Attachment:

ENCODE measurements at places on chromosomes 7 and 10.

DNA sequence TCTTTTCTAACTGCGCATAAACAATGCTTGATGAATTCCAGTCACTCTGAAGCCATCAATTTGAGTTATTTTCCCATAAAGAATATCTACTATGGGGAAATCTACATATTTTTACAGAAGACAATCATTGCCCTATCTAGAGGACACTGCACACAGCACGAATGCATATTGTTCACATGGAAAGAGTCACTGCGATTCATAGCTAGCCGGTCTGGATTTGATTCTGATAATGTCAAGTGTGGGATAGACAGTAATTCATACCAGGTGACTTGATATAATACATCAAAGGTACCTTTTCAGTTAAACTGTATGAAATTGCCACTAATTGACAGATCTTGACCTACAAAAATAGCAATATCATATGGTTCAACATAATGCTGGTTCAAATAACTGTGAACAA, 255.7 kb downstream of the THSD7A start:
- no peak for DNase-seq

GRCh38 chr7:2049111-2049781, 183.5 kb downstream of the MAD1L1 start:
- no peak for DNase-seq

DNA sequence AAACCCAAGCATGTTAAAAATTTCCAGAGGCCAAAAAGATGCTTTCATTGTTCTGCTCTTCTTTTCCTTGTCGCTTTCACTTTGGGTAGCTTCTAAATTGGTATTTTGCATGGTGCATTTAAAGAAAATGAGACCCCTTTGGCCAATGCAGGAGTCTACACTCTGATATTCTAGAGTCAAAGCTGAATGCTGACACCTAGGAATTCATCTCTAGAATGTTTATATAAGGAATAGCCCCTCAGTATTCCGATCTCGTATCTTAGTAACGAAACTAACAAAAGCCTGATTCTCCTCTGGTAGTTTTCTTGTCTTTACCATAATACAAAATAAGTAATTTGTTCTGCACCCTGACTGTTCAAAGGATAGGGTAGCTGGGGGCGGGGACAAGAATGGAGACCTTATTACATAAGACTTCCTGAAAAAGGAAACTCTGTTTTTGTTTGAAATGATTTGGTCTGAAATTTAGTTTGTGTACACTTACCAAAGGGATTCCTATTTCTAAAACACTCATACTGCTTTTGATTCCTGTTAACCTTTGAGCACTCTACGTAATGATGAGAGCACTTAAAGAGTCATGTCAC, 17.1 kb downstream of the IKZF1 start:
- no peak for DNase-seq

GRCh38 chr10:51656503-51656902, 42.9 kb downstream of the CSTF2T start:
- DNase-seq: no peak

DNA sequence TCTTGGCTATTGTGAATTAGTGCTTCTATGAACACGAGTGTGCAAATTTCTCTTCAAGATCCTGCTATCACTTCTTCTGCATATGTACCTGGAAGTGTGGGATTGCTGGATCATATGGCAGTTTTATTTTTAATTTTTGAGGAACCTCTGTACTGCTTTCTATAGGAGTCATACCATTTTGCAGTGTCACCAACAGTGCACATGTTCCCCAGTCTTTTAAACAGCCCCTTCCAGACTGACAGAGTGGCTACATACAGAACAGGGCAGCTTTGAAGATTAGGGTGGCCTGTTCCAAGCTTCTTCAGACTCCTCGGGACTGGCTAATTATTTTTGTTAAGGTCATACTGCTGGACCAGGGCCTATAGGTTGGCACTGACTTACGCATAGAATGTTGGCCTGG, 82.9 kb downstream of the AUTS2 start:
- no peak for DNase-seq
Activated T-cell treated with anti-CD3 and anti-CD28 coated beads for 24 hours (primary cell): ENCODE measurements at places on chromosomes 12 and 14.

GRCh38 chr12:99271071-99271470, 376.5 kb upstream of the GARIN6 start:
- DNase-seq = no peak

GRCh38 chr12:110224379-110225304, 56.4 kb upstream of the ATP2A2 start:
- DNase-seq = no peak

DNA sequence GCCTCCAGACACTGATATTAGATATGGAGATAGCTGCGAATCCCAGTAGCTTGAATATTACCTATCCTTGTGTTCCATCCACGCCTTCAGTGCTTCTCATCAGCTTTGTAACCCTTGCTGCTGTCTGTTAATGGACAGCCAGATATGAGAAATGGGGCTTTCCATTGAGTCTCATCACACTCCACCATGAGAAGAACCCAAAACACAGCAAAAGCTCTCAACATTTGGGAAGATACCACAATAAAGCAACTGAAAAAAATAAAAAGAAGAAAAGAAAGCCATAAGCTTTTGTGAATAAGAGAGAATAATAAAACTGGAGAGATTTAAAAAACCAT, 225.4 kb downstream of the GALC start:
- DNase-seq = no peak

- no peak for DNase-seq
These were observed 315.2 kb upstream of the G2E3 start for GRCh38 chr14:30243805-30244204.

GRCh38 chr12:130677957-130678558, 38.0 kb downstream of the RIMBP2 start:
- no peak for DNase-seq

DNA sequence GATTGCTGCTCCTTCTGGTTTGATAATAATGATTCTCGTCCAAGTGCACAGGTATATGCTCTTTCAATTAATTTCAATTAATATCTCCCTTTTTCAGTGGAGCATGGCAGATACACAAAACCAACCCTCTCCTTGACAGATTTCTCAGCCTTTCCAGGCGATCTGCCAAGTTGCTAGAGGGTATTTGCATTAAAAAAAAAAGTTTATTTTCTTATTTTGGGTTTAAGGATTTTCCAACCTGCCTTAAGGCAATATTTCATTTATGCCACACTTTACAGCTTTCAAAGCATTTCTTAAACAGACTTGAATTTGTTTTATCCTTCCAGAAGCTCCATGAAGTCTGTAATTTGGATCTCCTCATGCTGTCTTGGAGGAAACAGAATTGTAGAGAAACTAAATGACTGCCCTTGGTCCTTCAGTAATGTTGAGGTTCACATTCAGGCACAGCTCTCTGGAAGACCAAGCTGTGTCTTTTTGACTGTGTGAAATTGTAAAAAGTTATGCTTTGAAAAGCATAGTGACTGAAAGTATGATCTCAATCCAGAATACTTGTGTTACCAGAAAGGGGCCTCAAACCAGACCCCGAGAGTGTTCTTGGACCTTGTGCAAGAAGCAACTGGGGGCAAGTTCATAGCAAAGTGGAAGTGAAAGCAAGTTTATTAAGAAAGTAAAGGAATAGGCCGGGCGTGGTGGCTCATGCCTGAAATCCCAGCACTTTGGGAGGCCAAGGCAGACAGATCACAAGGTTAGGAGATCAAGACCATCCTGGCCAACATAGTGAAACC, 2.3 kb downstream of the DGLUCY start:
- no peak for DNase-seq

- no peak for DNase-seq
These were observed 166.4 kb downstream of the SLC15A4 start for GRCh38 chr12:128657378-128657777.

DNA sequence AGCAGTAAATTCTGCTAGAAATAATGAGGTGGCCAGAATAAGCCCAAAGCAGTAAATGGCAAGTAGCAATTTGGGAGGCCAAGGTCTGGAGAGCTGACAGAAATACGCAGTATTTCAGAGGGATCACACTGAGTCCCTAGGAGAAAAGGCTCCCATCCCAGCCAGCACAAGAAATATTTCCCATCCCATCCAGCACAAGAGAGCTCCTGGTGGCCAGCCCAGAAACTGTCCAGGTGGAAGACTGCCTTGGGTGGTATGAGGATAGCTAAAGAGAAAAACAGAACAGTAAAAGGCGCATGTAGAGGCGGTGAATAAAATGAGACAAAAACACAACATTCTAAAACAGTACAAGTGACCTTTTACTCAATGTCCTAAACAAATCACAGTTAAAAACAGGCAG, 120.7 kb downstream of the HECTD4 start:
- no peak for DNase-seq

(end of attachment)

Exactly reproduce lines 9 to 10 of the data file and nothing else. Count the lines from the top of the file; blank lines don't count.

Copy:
- DNase-seq: no peak

DNA sequence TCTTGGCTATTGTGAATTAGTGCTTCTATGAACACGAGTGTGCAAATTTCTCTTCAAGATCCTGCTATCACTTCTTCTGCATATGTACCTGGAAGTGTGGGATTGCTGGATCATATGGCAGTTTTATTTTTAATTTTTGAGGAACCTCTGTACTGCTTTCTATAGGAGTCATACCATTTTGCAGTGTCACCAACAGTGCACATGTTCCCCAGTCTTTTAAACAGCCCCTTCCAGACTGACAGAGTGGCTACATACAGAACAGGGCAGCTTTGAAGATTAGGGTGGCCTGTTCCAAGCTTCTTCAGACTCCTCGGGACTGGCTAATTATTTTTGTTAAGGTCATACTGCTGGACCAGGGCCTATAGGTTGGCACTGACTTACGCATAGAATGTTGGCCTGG, 82.9 kb downstream of the AUTS2 start: